. Because of revenue sharing teams can be profitable without drawing many fans at home. As many teams have shown, like the Astros, Cubs, and Pirates, it is a reasonable strategy to sell off established players and build for the future. Tanking can and does work. Tanking can also be very profitable for owners even if it doesn’t produce winning teams in the future. The problem for Ben and everyone else is that it is hard to identify good tanking (creating a better team in the future) and bad tanking (just doing it for the money).
The problem for Ben and MLB is that there aren’t any good options. You could hire MWG at exorbitant rates and we could decide who to penalize and who to absolve but baseball prospects are notoriously hard to evaluate. Relegation
is a great idea but where are the teams to promote? The farm system in baseball where the MLB teams control almost all minor league teams means there are no real opportunities for promotion to MLB within the US.
One relegation solution would be to allow international teams into MLB. We create a league with, say, ten teams in various cities outside the US. The top three go into MLB and the bottom three MLB teams go into the international league. It is unlikely to come about because the small market teams will stop it but it is a real solution.
In Toronto James Paxton, a Canadian, threw a no-hitter for Seattle. At the other end of the spectrum, Dylan Bundy threw a no-outer versus Kansas City at home in Baltimore. Dylan’s line was zero innings pitched, five hits, two walks, and four homers. We wonder what the worst no-outer in history is? We checked the AL record for runs in the first inning, 14 twice and neither had as bad a start. The NL record was in 1894 so there was no box score. Mike Wright, jr managed to trade outs for runs in the first (three outs and three more runs) so KC got ten in the first. Good luck to Dylan on his next start. He might need it.
Baseball and conservatism are at least loosely tied together. George Will is the classic, but not only, example. We read all sorts of blogs and other communication devices to take advantage of gathering expertise. Unfortunately, everyone that puts out these communications is going to say something that he shouldn’t. The reason that it gets said is we can’t help ourselves. There was an NRO article that asserted that the NFL undervalued black quarterbacks. Perhaps only because we were busy, we just managed to refrain from commenting. We are convinced that neither the author nor MWG is an expert on the qualities of an NFL quarterback.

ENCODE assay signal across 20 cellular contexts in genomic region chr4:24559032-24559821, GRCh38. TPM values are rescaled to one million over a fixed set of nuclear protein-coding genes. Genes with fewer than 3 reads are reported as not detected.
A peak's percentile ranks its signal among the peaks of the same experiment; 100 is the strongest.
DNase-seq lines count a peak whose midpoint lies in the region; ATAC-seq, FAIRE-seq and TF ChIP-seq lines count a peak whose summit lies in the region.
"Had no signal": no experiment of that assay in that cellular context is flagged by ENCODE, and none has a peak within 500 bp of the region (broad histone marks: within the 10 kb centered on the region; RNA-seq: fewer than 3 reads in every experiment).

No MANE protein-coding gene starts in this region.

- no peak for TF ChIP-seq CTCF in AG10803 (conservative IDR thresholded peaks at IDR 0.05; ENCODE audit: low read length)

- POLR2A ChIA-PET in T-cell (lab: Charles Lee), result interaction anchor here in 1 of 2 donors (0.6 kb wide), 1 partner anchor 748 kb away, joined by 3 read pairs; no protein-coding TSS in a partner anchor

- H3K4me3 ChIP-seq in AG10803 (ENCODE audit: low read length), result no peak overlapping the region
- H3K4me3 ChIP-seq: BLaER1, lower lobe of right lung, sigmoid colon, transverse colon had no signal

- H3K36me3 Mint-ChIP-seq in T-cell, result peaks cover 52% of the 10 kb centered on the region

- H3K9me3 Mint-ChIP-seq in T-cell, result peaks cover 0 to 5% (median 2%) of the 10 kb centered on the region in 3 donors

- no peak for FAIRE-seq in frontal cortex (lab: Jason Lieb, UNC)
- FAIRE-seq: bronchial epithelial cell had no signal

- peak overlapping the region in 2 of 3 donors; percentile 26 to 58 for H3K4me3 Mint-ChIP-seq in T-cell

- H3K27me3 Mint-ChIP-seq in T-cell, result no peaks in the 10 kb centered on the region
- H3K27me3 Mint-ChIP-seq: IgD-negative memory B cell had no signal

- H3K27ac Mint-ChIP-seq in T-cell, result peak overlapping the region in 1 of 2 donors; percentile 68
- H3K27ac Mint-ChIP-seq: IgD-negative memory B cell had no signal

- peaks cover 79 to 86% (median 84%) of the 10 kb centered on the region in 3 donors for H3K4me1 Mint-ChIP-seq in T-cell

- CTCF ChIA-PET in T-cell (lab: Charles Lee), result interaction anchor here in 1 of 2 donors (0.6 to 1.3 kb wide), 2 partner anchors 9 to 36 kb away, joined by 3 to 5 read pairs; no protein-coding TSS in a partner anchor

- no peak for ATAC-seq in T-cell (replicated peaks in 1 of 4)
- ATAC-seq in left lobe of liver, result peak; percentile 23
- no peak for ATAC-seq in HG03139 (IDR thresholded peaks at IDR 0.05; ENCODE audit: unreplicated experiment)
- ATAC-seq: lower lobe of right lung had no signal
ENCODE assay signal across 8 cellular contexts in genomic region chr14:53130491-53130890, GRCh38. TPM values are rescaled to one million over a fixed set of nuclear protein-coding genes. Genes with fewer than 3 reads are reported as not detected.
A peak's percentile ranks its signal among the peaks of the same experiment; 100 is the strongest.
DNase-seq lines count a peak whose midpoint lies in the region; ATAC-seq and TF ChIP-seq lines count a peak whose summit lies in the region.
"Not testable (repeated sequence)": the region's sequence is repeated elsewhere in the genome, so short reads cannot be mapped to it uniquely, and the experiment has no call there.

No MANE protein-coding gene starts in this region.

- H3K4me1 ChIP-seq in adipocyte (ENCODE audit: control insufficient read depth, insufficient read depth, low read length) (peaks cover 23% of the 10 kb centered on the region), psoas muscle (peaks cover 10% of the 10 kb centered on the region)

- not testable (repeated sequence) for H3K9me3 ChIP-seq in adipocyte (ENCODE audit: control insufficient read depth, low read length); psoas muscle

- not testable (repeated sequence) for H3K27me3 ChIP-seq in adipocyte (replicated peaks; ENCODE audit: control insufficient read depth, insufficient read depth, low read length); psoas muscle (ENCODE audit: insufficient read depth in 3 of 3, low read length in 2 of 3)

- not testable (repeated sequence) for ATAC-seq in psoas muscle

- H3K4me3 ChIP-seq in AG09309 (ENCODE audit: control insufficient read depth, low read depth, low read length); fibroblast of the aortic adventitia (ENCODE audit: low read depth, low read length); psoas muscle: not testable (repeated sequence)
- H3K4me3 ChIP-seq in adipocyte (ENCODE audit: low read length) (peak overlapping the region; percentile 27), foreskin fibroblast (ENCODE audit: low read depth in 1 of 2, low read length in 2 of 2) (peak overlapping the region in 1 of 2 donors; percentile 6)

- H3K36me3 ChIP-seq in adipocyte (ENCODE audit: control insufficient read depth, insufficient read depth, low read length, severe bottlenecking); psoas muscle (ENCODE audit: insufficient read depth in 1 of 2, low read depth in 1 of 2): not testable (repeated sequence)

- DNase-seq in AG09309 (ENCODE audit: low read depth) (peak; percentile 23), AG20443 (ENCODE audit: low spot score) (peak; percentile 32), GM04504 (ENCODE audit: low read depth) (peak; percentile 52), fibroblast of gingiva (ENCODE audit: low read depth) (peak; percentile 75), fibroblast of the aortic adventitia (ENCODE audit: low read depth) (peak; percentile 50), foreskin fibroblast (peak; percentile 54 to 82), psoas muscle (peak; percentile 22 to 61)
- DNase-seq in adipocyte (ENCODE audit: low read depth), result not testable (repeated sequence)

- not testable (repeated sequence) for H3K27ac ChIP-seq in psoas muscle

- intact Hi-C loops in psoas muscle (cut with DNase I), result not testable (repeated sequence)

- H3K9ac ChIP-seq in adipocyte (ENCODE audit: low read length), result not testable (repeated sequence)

We all want to go beyond our expertise. Although we sometimes refrain, it is a problem for everyone who opines for fun or profit. In his newsletter, Jonah Goldberg, who admits to being not much of a sports guy says:
Baseball, as Al Capone explains in The Untouchables, is a game that marries team effort with individual achievement. But the team effort is only on defense. On offense, the player stands alone.
The last bolded sentence is false. If you are the hitter do you want Rickey Henderson (1406 stolen bases) or Harmon Killebrew (19 stolen bases in 23 years) on first? If you are the hitter do you want Babe Ruth or Mario Mendoza coming up next? If you are trying to score from third do you want to stand alone or do you want the on-deck hitter to tell you how to slide? Yes, the batter does literally stand alone at the plate versus the pitcher but it is more complicated than that. We are sure that like Jonah we will be equally guilty of opining beyond our expertise soon. It is a danger and we should welcome the feedback.
Pablo (Panda) Sandoval pitched an inning for the Giants against the Dodgers. He retired all three batters he faced and he was the only pitcher for the Giants to have such an inning. Much has been made of this. We would like to discuss if and why it was necessary.
We don’t want to make too much of this but the Giants, like many teams, have 12 pitchers on their roster. The Panda was the fifth of five Giant pitchers in the game. The Dodgers used six. Yes, most of the Giant pitchers were pummeled but they didn’t pitch that much. It was the second game of the day because of a make-up and the Giants used four pitchers in the first game. The starter went six and none of the relievers pitched more than four outs. To summarize, the Giants had a day off on the 26th, one game on the 27th, two games on the 28th and one on the 29th. They played four games in four days. With 12 pitchers they couldn’t do that without The Panda pitching? Still, well done Panda.
Giancarlo Stanton became a baseball immortal, sort of, on Tuesday. He struck out five times in a nine-inning game joining 65 other players (you can check our counting) in ignominy including Alex Rios who did it twice.
Several of the players on the list are pitchers so they are less compromised because batting five or more times as a pitcher almost always means a win. For example, Lefty Grove won while striking out four Yankees but being struck out five times. Ray Jarvis did it for the Red Sox by giving up one run and getting a win while pitching eight and two-thirds innings in relief of Ken Brett, George’s younger brother. We did not do a comprehensive search but we are willing to bet that Ray is the only person who earned Olympic Rings without starting the game.